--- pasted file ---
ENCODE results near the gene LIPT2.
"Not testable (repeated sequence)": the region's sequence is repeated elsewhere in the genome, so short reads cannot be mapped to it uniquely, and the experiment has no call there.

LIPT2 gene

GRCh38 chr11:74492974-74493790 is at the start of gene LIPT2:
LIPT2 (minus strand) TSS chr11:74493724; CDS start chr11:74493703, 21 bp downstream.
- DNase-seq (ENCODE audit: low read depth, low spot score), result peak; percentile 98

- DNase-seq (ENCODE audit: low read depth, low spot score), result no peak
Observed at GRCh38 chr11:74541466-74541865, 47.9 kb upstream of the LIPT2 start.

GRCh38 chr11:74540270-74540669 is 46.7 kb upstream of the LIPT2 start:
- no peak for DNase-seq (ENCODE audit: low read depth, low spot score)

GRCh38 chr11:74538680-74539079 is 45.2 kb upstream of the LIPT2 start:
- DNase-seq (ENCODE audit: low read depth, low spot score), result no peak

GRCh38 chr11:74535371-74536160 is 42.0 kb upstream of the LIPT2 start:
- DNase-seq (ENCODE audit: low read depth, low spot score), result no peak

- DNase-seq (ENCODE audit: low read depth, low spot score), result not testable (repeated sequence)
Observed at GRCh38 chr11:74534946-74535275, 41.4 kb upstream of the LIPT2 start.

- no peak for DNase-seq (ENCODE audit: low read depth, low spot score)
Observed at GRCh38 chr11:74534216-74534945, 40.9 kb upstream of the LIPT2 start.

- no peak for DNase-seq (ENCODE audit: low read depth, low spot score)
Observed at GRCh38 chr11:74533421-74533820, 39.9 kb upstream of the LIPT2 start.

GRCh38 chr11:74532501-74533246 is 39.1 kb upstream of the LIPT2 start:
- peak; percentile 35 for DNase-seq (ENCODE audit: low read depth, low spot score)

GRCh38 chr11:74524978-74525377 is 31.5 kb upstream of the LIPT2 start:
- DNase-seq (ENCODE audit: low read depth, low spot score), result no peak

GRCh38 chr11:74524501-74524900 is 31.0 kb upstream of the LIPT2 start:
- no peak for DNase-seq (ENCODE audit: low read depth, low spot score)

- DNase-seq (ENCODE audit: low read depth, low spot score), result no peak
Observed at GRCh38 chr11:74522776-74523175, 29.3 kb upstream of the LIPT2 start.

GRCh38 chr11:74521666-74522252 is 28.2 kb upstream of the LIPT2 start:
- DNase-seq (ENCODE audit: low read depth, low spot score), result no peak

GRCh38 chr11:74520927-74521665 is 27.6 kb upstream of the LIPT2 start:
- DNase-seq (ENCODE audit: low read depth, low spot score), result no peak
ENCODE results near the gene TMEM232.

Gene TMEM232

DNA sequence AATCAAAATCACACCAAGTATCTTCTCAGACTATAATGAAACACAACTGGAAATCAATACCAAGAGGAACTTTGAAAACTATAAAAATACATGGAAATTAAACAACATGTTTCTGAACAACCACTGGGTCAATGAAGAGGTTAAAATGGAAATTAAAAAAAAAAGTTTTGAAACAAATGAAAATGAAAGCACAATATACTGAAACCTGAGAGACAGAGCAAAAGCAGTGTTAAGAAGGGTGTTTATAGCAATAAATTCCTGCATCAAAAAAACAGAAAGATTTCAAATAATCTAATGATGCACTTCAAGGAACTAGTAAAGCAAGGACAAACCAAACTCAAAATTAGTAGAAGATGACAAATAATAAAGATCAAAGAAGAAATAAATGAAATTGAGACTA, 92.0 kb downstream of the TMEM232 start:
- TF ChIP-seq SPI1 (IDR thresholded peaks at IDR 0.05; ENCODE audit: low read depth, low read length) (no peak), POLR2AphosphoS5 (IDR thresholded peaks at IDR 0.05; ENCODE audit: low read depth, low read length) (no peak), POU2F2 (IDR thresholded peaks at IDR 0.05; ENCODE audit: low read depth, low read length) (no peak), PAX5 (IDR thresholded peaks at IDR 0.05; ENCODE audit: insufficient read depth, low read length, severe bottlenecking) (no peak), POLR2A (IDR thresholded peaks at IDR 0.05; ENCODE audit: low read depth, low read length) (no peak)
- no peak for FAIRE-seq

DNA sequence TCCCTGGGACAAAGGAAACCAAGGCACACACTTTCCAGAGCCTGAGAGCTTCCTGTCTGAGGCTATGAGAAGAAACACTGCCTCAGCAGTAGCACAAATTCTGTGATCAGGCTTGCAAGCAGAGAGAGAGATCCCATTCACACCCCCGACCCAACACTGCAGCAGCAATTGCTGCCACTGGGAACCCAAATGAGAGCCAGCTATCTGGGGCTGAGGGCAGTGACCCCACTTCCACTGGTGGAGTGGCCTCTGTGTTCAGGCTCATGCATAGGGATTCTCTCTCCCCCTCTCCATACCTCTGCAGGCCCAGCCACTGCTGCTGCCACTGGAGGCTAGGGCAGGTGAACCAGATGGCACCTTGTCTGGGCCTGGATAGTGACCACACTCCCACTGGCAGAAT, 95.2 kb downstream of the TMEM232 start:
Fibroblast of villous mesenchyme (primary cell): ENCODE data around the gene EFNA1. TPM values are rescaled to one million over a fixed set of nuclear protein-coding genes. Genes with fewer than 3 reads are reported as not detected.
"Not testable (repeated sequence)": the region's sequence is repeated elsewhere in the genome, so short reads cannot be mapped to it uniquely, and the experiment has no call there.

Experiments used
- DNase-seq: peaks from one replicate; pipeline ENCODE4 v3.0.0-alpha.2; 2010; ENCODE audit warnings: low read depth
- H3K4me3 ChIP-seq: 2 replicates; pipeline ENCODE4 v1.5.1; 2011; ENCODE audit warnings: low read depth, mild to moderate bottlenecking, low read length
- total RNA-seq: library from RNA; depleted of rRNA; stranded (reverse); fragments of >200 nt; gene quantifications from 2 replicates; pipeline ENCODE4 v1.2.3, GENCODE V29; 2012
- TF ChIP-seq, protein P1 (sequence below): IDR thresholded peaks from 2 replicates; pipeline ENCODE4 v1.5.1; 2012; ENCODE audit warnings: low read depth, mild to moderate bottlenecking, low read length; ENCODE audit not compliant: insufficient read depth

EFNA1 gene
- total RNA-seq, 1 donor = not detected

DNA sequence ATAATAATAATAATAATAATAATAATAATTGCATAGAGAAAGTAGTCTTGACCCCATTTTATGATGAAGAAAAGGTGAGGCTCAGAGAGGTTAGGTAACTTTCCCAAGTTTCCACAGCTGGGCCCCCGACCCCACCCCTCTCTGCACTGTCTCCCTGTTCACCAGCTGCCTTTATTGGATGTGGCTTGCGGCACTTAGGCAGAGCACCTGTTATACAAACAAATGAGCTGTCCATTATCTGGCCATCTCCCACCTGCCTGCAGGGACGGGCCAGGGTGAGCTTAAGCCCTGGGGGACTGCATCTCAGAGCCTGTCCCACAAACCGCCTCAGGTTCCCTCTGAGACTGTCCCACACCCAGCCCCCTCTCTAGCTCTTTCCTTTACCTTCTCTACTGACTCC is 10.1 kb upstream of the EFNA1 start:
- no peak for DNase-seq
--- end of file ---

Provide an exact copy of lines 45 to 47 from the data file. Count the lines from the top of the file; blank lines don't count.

- TF ChIP-seq, protein P1 (sequence below): IDR thresholded peaks from 2 replicates; pipeline ENCODE4 v1.5.1; 2012; ENCODE audit warnings: low read depth, mild to moderate bottlenecking, low read length; ENCODE audit not compliant: insufficient read depth

EFNA1 gene
- total RNA-seq, 1 donor = not detected